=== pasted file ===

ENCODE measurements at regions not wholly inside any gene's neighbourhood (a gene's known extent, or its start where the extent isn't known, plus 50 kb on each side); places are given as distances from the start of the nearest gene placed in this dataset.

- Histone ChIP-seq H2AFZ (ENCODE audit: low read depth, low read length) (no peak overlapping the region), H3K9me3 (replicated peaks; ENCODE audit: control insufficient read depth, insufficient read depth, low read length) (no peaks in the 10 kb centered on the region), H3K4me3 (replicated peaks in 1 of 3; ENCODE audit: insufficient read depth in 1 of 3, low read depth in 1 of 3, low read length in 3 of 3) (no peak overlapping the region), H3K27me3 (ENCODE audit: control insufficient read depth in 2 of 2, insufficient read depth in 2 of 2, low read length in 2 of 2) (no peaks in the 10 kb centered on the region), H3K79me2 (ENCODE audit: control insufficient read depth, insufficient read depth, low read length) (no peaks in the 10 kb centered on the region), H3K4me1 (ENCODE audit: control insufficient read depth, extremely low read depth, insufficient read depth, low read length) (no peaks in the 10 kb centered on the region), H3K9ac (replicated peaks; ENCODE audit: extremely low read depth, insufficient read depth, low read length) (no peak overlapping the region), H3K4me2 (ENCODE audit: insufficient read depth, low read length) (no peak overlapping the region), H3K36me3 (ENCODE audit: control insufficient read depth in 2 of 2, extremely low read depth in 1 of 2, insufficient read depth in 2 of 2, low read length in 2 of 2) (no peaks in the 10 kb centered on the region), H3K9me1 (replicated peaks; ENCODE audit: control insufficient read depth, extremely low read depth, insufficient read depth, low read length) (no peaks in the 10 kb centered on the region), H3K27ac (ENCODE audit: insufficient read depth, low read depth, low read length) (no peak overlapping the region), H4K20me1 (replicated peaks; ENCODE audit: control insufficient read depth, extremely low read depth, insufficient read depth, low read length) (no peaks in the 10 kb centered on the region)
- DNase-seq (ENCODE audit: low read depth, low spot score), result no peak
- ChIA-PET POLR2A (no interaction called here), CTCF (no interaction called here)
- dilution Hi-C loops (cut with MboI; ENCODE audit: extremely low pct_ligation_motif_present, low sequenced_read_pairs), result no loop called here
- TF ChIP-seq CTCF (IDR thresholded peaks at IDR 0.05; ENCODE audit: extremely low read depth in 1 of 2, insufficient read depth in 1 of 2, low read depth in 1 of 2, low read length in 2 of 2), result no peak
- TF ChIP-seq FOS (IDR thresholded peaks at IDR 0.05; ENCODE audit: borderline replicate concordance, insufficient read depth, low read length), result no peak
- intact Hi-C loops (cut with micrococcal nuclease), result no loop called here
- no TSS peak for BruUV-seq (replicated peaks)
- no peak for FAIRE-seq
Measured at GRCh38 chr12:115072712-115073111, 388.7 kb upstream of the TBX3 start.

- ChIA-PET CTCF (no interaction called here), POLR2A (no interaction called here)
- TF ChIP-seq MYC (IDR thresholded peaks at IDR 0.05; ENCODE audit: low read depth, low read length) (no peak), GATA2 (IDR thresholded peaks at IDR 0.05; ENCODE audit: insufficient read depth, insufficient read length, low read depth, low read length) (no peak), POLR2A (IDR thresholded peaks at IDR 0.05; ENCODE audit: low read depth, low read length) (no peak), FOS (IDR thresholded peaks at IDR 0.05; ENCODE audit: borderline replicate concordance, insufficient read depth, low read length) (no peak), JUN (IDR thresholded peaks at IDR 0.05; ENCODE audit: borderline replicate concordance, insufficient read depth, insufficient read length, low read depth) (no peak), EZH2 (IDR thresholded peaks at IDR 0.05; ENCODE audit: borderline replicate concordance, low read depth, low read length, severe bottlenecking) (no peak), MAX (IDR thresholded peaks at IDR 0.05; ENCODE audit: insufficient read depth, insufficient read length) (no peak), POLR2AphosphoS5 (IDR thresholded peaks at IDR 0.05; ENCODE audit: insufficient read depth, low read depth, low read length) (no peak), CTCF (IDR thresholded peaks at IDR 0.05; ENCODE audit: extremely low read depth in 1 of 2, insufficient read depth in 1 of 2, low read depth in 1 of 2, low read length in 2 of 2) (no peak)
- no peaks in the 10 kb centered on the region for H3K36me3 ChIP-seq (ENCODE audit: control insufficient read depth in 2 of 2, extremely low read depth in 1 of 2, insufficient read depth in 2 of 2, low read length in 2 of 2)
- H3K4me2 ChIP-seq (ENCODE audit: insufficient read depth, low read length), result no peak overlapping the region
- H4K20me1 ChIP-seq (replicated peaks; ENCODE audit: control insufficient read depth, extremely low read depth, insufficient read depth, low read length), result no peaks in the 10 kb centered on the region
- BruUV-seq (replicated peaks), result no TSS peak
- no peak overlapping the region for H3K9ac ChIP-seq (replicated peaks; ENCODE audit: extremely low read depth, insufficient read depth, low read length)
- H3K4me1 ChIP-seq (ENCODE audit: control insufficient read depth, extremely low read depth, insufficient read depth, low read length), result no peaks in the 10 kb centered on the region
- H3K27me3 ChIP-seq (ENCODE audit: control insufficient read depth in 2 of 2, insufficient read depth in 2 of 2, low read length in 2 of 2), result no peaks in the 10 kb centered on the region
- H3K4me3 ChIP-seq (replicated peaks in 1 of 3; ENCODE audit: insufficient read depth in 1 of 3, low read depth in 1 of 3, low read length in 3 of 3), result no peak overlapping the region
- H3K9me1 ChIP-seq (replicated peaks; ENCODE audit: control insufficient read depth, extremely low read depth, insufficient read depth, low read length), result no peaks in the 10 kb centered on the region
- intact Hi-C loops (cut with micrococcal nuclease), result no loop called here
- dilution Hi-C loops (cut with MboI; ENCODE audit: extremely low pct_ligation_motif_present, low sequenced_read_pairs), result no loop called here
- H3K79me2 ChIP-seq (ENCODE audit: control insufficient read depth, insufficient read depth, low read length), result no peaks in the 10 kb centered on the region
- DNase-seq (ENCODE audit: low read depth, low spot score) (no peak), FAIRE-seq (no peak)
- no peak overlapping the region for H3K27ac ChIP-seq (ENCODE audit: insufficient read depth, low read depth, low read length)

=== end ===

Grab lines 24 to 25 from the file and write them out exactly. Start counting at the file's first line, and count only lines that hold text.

- dilution Hi-C loops (cut with MboI; ENCODE audit: extremely low pct_ligation_motif_present, low sequenced_read_pairs), result no loop called here
- H3K79me2 ChIP-seq (ENCODE audit: control insufficient read depth, insufficient read depth, low read length), result no peaks in the 10 kb centered on the region